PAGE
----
Surveying employees and gathering data to assess how the staff feels on an ongoing basis are critical to understanding what’s happening culturally within the organization. Tracking promotions and terminations, conducting pay parity analyses and monitoring pay practices can help identify and correct inequities affecting employees of color and other minorities.

3. Education

Creating an understanding of the origins of notions about belonging, growth and development is critical to allowing for greater objectivity and mitigating bias, both personally and in the content produced by media companies. We all have biases and need to check our blind spots. This takes constant work.

I believe that education about the history of racism is crucial. We also all have to provide space, grace and patience for people to begin educating themselves and then figure out how to do the work to make change and decide what everyone’s responsibilities are.

When my organization rolled out sessions about the history of racism and how to dismantle it, the feedback was largely positive, along with a few negative comments. There’s a spectrum of acceptance among people for uncomfortable issues and conversations.

“That’s not me” is a common mentality that can be broken down in this sort of training, which allows individuals to see the bigger picture and realize that it’s larger than themselves.

It’s an emotional process. Not everyone is in the same place on the journey. As a D&I leader, I have to understand that leading this journey is difficult yet necessary, and I accept that.

Know that you’ll encounter missteps and resistance. It’s part of the process.

Enhancing content

Media organizations are working hard to enhance content, ensuring that it’s more inclusive and reflective of their audiences. They should strive to be organizations that value diverse perspectives and leverage that diversity to inspire meaningful products and services that reflect their audiences and the world at large.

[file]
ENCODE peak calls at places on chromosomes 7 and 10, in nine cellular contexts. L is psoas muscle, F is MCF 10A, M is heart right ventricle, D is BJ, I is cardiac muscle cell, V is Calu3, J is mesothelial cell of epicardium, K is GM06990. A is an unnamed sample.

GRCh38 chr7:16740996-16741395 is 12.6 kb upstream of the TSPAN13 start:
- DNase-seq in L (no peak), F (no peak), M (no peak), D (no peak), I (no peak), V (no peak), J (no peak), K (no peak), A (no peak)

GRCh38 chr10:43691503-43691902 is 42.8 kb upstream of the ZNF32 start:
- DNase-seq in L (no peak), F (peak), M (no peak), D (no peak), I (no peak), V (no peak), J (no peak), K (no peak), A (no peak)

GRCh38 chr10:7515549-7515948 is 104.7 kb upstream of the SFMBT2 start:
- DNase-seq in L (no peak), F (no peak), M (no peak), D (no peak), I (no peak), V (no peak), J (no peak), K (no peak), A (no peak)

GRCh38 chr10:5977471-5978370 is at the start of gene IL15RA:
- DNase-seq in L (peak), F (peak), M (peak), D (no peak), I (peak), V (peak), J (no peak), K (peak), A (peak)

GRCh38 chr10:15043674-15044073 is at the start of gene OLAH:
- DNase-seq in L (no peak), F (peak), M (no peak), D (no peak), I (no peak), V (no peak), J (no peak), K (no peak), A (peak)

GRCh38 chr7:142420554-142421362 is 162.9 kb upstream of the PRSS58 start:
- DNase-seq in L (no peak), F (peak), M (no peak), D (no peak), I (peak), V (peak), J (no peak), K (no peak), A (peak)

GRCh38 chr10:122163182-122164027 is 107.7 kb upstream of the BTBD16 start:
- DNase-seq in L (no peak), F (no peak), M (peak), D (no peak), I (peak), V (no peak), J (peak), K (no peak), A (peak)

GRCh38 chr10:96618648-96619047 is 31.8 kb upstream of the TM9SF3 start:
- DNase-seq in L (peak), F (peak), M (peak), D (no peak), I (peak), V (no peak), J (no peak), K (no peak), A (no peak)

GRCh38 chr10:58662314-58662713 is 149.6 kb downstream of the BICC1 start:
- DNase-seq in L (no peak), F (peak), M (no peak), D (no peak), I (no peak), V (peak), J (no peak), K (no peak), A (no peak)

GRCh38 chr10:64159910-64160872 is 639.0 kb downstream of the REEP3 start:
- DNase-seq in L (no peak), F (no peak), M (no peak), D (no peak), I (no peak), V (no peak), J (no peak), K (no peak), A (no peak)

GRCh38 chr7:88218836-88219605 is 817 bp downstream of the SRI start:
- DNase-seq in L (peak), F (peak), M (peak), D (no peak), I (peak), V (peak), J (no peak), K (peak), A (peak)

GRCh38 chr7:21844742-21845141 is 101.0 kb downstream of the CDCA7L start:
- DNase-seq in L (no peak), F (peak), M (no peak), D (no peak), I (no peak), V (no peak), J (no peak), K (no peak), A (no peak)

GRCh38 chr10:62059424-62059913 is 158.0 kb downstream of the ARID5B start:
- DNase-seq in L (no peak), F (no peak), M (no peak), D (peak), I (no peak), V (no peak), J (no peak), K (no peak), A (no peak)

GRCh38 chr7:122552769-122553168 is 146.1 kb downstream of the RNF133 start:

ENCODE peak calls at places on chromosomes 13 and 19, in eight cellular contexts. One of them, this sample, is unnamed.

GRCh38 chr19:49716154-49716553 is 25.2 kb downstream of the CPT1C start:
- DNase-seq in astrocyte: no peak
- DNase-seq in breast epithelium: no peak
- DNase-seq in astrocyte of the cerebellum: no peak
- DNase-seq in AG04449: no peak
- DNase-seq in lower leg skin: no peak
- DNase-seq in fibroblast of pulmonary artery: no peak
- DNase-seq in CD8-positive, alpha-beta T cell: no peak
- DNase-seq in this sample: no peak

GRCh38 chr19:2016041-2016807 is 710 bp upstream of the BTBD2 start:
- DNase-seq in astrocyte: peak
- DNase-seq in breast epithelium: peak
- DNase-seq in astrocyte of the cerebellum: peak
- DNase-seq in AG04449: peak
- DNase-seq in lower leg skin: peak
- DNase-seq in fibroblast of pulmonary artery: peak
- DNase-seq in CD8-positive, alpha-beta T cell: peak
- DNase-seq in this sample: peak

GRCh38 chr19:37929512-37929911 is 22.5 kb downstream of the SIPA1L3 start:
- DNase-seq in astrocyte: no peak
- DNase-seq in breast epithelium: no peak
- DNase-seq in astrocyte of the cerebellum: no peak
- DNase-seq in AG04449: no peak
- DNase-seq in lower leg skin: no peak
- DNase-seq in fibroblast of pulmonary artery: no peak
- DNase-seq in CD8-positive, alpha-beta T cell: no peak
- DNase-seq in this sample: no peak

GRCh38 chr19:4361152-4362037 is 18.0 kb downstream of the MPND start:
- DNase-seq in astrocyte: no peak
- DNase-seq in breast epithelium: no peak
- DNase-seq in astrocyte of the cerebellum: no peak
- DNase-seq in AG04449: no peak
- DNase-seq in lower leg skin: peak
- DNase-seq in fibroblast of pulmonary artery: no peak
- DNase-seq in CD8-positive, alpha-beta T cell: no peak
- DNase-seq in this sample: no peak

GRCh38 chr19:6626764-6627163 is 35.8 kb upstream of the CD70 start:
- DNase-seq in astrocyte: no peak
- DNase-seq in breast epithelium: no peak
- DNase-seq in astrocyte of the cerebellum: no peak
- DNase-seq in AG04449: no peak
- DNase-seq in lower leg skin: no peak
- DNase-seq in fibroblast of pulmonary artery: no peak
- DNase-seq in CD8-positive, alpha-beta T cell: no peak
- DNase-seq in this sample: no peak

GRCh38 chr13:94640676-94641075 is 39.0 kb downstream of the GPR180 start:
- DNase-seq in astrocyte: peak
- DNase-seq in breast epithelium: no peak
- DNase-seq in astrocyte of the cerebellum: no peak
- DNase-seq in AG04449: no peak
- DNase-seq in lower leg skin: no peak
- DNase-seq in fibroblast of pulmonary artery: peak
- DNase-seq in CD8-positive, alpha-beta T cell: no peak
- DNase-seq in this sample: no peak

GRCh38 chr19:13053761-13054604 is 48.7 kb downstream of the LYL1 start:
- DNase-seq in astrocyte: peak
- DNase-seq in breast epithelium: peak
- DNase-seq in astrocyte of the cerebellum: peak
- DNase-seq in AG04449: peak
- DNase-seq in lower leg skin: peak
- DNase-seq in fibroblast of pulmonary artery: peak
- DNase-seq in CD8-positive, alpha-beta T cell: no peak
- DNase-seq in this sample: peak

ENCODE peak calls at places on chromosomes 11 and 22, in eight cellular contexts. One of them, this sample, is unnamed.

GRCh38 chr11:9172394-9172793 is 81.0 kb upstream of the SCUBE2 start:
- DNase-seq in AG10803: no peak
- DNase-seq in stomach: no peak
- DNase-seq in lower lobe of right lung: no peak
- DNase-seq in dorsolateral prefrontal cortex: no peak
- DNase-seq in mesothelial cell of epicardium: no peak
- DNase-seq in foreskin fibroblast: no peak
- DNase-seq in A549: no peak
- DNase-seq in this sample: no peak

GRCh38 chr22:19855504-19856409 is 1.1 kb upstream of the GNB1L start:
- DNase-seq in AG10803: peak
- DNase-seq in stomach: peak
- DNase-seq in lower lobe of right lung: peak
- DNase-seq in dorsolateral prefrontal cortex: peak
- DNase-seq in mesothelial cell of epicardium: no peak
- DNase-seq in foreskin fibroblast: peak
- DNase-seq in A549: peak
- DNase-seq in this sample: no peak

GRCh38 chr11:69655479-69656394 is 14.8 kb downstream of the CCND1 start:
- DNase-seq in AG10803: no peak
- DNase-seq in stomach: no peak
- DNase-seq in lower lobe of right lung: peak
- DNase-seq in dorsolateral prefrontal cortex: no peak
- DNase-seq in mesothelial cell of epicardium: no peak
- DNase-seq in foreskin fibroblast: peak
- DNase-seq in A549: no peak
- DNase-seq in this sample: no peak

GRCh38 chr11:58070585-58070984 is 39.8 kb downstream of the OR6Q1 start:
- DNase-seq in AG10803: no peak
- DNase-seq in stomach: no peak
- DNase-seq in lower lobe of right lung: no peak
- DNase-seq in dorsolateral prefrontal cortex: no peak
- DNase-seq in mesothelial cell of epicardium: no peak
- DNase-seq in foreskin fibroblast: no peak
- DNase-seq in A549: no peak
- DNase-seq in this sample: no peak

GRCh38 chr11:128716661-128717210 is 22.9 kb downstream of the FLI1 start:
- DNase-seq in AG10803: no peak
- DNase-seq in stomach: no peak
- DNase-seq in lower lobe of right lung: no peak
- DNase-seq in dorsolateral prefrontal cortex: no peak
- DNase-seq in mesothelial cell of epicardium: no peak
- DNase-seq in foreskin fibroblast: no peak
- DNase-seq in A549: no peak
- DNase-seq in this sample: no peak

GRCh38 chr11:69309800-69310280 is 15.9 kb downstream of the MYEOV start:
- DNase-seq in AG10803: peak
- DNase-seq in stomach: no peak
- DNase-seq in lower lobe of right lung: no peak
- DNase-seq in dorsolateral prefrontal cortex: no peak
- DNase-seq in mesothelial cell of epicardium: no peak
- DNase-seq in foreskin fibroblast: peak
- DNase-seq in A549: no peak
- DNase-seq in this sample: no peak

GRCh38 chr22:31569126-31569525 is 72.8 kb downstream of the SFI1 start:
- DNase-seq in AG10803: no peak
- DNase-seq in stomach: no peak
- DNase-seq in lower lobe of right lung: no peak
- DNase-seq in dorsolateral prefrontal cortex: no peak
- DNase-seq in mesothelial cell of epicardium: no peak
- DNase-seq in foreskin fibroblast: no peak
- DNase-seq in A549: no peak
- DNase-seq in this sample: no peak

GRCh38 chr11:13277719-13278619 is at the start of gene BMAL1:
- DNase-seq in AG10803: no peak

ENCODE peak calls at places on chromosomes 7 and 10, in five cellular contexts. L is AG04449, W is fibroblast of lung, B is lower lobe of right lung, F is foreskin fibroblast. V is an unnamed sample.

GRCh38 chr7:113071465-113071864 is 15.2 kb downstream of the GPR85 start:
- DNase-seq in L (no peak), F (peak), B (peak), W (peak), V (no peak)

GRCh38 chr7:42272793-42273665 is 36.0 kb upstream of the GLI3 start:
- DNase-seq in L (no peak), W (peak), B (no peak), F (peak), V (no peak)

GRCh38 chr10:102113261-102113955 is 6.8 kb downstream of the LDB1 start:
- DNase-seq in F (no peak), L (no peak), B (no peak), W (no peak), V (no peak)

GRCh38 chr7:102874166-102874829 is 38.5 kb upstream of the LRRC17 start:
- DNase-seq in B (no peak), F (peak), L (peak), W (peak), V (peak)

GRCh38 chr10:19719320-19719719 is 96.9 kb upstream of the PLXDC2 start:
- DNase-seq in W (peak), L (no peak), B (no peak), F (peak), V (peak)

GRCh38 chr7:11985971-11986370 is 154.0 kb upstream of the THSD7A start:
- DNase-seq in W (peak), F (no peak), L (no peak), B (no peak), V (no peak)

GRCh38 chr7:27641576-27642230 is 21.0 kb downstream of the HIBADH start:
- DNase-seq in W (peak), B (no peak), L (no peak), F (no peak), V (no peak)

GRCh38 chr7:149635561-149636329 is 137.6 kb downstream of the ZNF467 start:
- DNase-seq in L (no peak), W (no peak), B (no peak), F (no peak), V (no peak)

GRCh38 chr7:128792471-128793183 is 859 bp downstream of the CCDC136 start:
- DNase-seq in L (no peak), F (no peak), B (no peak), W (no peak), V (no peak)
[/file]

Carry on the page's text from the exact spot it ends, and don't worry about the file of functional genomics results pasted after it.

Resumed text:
To get there, I’m a big fan of auditing and focusing a content team’s energy, skills and resources to generate more reporting about BIPOC-related news and storytelling. Bring on more Black voices – writers, reporters, video producers, social media editors and content creators who can add their perspectives and share their stories firsthand.

Though hiring is challenging right now, it’s worthwhile to try expanding your content contributor network to support diversity in a meaningful way. Stay engaged and involved with talent who can bring diverse stories to the forefront. This is an actionable first step and allows media companies to incorporate new voices into their content as they get to know individuals they may want to hire when the time is right.

Making this kind of change – internally and externally – is challenging and requires disruption and discomfort. When that discomfort gets too hot, step away. Practice self-care. For me, that means unplugging and connecting with my sister circles that help me sustain my sanity and peace. I put my work down and breathe.

Be open, realistic and resilient.

We can meet this moment.

Follow Meredith Corp. (@MeredithCorp) and AdExchanger (@adexchanger) on Twitter.